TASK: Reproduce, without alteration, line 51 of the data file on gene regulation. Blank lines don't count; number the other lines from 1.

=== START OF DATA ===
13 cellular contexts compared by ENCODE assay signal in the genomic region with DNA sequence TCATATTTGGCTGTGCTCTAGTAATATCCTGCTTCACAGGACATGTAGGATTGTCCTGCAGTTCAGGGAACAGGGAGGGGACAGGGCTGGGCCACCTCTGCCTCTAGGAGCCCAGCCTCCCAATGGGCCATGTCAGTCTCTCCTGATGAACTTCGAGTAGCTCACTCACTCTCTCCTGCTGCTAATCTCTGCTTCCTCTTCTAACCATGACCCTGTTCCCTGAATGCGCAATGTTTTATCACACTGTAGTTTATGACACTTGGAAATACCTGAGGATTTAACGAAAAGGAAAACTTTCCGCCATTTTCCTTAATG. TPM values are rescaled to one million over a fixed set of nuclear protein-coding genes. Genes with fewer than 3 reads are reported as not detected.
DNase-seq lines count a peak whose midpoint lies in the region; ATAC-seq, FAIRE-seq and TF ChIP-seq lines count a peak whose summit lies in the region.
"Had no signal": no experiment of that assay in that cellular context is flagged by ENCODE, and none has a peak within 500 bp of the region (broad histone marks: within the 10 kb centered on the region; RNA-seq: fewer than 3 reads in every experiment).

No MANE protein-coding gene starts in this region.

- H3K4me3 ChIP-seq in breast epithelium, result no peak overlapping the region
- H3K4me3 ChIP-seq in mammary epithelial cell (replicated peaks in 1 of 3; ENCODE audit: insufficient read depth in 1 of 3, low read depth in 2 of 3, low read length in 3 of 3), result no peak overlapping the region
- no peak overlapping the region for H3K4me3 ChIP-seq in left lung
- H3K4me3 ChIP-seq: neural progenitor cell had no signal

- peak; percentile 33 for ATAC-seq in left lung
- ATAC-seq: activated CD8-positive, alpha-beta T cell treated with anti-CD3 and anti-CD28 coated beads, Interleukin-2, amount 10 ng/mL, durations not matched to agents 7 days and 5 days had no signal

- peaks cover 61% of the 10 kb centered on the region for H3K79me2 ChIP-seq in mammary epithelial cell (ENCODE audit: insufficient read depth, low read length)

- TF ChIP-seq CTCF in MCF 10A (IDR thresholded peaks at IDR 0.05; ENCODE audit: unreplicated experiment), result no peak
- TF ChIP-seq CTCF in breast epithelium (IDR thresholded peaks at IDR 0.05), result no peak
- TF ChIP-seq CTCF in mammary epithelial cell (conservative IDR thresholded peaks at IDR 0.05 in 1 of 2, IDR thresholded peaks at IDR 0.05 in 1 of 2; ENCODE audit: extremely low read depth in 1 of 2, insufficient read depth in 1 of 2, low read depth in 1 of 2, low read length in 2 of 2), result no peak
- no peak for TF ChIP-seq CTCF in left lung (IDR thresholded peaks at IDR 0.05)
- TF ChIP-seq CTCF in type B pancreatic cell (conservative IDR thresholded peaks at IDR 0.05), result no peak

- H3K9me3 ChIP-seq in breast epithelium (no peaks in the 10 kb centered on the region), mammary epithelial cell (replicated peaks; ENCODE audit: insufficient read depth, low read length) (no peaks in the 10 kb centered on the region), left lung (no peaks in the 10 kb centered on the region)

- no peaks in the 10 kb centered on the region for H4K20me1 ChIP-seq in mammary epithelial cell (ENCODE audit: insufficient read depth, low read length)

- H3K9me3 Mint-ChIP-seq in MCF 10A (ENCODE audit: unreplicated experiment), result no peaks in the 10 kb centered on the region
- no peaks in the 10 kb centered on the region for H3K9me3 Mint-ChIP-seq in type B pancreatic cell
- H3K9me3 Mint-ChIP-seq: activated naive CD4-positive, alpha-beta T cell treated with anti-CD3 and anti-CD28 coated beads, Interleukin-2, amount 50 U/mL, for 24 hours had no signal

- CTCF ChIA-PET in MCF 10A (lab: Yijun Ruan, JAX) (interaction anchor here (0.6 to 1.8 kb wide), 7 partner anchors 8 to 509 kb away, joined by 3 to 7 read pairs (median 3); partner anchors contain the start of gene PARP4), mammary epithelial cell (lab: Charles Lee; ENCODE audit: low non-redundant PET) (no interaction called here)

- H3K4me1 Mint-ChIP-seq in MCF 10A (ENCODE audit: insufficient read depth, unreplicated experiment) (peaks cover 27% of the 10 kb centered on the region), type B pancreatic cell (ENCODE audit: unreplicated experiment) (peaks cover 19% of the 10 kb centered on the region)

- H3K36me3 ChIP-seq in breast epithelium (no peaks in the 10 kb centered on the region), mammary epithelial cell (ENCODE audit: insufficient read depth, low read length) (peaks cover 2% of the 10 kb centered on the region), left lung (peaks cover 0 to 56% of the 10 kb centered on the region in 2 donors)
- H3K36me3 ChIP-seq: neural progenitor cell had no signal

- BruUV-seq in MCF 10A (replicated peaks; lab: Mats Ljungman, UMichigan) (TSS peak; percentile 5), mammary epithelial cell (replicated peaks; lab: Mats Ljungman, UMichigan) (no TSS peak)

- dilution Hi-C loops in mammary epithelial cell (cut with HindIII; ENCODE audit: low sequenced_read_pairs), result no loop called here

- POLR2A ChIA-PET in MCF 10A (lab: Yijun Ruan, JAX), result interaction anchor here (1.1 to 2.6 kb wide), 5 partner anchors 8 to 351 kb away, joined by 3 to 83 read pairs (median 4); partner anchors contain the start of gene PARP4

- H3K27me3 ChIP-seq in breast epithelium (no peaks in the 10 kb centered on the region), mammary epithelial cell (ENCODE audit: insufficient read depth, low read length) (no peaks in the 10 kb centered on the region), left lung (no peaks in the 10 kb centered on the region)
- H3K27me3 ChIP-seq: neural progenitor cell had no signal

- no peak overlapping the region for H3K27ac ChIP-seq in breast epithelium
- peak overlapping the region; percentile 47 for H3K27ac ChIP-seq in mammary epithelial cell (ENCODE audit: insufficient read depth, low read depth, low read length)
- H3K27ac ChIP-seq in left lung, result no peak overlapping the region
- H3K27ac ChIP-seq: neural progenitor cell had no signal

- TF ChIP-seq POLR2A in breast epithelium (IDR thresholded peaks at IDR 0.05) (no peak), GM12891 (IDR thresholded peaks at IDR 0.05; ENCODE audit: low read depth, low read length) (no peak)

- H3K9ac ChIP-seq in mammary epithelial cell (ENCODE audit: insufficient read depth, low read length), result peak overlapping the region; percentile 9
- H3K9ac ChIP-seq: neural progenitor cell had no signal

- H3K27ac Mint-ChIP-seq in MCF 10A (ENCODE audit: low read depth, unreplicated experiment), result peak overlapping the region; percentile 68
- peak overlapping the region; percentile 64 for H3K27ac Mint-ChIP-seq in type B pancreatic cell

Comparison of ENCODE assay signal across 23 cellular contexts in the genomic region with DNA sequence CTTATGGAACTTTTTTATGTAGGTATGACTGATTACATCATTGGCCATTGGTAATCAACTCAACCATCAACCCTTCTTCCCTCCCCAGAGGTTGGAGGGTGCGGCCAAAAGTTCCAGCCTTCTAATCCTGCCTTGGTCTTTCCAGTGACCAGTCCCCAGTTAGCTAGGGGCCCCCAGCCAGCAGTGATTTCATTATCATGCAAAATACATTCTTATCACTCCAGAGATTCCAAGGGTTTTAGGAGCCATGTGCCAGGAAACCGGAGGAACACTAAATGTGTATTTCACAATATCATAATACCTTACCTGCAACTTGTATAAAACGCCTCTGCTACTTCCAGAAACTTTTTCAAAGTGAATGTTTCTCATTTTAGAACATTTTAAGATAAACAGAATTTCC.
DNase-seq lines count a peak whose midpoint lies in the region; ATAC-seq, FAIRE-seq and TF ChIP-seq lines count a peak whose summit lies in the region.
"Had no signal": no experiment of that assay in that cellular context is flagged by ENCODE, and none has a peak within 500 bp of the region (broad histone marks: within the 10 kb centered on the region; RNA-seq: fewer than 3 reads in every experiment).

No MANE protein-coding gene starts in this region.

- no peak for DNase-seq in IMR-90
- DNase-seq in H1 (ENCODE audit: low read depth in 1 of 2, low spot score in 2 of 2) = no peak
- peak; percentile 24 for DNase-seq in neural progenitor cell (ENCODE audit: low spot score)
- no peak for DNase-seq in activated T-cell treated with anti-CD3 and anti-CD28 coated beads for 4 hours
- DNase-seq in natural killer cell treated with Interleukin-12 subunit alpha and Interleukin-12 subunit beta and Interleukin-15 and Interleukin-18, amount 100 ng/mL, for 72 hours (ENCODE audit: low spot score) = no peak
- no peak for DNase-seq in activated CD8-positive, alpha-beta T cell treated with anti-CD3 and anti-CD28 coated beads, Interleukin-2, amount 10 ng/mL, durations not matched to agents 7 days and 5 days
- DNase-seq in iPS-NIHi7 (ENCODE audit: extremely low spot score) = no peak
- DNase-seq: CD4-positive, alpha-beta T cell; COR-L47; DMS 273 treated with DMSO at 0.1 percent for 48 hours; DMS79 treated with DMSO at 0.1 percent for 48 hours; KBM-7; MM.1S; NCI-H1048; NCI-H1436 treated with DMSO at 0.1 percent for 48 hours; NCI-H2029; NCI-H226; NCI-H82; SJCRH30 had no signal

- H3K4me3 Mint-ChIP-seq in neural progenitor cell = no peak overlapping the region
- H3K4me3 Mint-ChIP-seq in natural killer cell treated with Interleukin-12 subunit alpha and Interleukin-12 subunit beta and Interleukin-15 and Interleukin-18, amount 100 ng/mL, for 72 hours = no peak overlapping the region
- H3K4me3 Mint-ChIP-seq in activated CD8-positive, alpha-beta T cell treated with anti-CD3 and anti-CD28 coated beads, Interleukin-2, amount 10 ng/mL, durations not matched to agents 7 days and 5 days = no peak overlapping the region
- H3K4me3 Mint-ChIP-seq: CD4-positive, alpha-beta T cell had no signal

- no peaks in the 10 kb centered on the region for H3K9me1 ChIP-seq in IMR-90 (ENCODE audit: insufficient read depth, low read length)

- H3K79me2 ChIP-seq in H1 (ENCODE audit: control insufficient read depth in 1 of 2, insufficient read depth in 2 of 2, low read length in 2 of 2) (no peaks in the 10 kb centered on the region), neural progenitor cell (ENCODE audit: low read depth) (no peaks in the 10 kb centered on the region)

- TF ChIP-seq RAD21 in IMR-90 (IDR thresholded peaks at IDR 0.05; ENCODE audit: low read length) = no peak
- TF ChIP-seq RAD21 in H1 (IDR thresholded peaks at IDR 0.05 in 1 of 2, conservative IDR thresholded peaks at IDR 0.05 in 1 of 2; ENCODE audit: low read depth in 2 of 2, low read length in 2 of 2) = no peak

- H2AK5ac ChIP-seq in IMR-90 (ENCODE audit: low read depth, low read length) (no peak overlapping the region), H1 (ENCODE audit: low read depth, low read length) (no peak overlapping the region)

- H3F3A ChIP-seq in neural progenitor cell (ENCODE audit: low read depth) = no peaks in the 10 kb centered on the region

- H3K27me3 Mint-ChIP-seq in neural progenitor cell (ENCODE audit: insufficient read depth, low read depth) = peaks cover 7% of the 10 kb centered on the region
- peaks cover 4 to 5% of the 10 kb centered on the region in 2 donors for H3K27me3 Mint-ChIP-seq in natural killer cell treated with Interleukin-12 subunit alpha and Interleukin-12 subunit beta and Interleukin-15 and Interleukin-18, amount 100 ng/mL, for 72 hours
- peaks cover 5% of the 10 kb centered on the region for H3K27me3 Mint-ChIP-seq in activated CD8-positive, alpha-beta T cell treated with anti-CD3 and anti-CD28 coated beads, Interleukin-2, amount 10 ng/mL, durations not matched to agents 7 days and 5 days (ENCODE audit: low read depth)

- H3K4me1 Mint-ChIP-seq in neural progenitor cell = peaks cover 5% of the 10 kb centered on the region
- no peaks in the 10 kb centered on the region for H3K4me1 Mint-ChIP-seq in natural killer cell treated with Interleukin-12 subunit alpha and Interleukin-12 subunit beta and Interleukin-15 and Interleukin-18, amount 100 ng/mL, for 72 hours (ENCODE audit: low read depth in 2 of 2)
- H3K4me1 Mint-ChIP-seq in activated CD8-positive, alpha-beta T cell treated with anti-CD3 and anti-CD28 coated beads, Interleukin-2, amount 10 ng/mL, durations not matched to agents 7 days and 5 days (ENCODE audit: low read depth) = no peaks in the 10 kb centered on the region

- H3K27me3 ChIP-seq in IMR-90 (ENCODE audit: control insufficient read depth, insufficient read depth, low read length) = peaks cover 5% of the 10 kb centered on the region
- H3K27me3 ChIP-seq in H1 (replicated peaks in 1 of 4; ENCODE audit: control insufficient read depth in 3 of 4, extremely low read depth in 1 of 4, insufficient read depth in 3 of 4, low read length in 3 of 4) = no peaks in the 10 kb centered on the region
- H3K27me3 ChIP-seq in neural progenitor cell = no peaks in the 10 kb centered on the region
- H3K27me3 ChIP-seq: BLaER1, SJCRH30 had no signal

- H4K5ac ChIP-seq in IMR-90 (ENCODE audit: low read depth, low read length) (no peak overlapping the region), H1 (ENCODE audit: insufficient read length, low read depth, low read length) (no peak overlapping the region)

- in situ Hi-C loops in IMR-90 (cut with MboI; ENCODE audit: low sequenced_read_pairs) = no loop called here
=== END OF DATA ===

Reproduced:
- DNase-seq: CD4-positive, alpha-beta T cell; COR-L47; DMS 273 treated with DMSO at 0.1 percent for 48 hours; DMS79 treated with DMSO at 0.1 percent for 48 hours; KBM-7; MM.1S; NCI-H1048; NCI-H1436 treated with DMSO at 0.1 percent for 48 hours; NCI-H2029; NCI-H226; NCI-H82; SJCRH30 had no signal